What is a Cable Crunch?
Cable crunches are a popular abdominal exercise that offers a fantastic overloading potential and strengthens your midsection. The objective is to set a cable pulley high and attach a rope or straight bar. You then have to grab the attachment, bring your head beneath it, and get down on your knees. Once in position, crunch your torso against the cable’s resistance repeatedly.
The primary benefit of cable crunches is the consistent tension your muscles feel from start to finish. Another benefit is the overloading potential. You can start with light resistance and gradually increase the load as your abs get stronger. On that note, strengthening your ab area is beneficial for your athletic performance and functional fitness. These muscles play an essential role in your stability, posture, strength, and spinal health.
We recommend including cable crunches near the end of your workouts and performing at least 12 to 15 slow and controlled repetitions per set.
How to do a Cable Crunch
- Grab a rope attachment with both hands and have your thumbs facing up.
- Kneel and position the rope behind your head. Both hands should be close to your neck throughout the exercise.
- Once in this position, engage your glutes to produce some degree of posterior pelvic tilt and to engage your abs better.
- Initiate the crunch by inhaling and bringing the rope down and in. Think of the movement as one where you actively crunch and extend your abs instead of having the movement go through your hips.
- Hold the contraction for a moment, exhale, and extend your abs until your back is in a neutral position.
What muscles does a cable crunch activate?
The primary muscles that work during cable crunches are the abs (rectus abdominis). Our abs span from just below the ribcage to the pelvic bone, and one of their primary function is to provide torso stability (1). Contracting the abs crunches the torso by shortening the distance between the ribs and pelvis, which occurs during cable crunches.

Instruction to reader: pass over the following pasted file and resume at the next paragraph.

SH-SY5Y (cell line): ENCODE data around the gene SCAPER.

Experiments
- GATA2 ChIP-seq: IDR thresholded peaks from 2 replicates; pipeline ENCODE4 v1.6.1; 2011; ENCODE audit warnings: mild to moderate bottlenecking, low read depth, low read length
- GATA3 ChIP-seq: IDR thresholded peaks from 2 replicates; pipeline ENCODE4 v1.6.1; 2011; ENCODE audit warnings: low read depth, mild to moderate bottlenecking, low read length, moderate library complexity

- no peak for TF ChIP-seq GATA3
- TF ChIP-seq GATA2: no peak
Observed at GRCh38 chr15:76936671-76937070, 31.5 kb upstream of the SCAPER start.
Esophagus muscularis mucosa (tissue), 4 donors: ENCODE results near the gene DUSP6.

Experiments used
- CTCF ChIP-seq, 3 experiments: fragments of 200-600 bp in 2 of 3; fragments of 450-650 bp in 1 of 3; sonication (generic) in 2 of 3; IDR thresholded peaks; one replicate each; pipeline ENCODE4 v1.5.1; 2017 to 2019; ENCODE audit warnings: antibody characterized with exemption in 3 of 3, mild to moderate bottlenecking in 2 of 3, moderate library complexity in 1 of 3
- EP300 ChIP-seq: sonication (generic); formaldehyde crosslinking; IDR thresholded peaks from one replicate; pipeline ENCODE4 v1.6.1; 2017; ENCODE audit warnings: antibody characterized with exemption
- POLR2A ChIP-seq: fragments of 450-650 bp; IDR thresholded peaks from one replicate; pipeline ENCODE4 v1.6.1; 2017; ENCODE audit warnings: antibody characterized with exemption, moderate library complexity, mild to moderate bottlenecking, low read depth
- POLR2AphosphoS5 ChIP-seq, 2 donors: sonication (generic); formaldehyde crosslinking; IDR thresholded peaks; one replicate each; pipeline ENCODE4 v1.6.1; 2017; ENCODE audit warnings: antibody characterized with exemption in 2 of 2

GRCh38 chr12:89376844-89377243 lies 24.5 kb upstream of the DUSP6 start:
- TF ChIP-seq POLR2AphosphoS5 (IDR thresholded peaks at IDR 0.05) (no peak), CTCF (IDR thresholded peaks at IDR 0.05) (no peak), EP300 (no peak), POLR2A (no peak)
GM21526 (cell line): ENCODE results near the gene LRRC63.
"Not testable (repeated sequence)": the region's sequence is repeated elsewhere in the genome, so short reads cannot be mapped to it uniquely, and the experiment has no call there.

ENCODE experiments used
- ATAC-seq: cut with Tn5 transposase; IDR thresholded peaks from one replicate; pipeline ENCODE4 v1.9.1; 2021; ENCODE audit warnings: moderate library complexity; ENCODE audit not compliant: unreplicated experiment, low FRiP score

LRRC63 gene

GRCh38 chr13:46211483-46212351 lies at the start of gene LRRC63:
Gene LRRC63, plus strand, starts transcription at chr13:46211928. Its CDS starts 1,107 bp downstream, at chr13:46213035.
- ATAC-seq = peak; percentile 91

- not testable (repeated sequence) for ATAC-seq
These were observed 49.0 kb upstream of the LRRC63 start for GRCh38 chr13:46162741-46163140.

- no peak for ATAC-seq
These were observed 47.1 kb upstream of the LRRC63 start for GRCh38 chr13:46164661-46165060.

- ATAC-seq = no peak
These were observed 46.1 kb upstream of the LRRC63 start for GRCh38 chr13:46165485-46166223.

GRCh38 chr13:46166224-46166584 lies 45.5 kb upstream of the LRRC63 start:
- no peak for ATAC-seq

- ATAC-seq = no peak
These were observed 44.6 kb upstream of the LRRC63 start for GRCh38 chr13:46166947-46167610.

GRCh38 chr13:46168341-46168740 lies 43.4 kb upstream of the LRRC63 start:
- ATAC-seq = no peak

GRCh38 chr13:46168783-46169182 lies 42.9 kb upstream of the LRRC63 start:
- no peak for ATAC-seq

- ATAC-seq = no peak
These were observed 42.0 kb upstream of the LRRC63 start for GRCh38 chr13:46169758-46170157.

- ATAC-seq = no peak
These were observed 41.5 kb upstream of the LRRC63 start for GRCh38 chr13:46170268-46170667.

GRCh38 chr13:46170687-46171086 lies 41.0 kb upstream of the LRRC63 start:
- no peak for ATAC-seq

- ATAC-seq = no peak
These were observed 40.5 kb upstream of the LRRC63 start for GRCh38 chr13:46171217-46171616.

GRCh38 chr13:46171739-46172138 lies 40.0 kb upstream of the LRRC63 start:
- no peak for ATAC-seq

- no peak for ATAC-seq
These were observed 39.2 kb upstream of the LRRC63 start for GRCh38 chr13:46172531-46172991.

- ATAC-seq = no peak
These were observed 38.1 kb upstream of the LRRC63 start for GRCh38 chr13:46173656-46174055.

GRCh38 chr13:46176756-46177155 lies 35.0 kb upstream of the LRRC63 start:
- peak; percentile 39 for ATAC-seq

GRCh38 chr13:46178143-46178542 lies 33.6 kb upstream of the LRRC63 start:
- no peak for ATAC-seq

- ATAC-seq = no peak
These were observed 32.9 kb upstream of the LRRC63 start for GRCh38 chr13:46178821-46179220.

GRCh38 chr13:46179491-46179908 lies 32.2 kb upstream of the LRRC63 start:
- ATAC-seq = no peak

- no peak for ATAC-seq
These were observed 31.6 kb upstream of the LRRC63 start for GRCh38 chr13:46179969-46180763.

Our transverse abdominis and obliques also work during cable crunches. Their primary job is to provide torso stability (2). Cable crunches also involve our forearms, biceps, and deltoids, which support the cable attachment as we do crunches.
Cable Crunch Vs. Traditional Crunch
Cable and traditional crunches are two safe and effective variations for ab development. Both exercises feature a similar range of motion and involve the same muscles. The primary difference is that traditional crunches leverage your body for resistance. In contrast, cable crunches rely on a cable machine for resistance, allowing more flexibility to adjust the difficulty.
The primary benefit of cable crunches is that you can overload your midsection for a long time by increasing the load gradually. In contrast, traditional crunches offer less flexibility, and your primary way of overload is to do more repetitions or sets.
Another benefit of cable crunches is the consistent tension your muscles experience. As a result, the growth stimulus is stronger, and you’re better able to strengthen and develop all of the involved muscles. Traditional crunches also offer tension, but you mostly feel it at the start of each repetition. As your torso becomes upright, your abs don’t have to work as hard, making individual repetitions less effective.